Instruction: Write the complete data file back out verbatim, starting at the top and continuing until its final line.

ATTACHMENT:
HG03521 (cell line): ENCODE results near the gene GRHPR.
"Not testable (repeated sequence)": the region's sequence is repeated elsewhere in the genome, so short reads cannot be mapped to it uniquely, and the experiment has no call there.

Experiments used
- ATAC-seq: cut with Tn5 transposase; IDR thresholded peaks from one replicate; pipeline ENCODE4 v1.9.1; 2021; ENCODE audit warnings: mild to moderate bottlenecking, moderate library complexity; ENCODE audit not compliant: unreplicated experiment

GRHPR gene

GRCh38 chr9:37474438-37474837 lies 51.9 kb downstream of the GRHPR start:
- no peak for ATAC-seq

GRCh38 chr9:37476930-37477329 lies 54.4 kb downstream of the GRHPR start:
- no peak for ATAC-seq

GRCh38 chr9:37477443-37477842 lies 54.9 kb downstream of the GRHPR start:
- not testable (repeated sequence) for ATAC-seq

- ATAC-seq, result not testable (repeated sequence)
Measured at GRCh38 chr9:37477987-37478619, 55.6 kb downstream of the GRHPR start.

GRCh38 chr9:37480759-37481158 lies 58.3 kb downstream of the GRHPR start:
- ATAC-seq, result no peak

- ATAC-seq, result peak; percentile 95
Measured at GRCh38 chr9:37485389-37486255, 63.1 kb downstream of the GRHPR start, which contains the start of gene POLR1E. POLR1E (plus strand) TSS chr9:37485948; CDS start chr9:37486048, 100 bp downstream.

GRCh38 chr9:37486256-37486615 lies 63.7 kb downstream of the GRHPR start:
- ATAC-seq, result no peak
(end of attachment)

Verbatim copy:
HG03521 (cell line): ENCODE results near the gene GRHPR.
"Not testable (repeated sequence)": the region's sequence is repeated elsewhere in the genome, so short reads cannot be mapped to it uniquely, and the experiment has no call there.

Experiments used
- ATAC-seq: cut with Tn5 transposase; IDR thresholded peaks from one replicate; pipeline ENCODE4 v1.9.1; 2021; ENCODE audit warnings: mild to moderate bottlenecking, moderate library complexity; ENCODE audit not compliant: unreplicated experiment

GRHPR gene

GRCh38 chr9:37474438-37474837 lies 51.9 kb downstream of the GRHPR start:
- no peak for ATAC-seq

GRCh38 chr9:37476930-37477329 lies 54.4 kb downstream of the GRHPR start:
- no peak for ATAC-seq

GRCh38 chr9:37477443-37477842 lies 54.9 kb downstream of the GRHPR start:
- not testable (repeated sequence) for ATAC-seq

- ATAC-seq, result not testable (repeated sequence)
Measured at GRCh38 chr9:37477987-37478619, 55.6 kb downstream of the GRHPR start.

GRCh38 chr9:37480759-37481158 lies 58.3 kb downstream of the GRHPR start:
- ATAC-seq, result no peak

- ATAC-seq, result peak; percentile 95
Measured at GRCh38 chr9:37485389-37486255, 63.1 kb downstream of the GRHPR start, which contains the start of gene POLR1E. POLR1E (plus strand) TSS chr9:37485948; CDS start chr9:37486048, 100 bp downstream.

GRCh38 chr9:37486256-37486615 lies 63.7 kb downstream of the GRHPR start:
- ATAC-seq, result no peak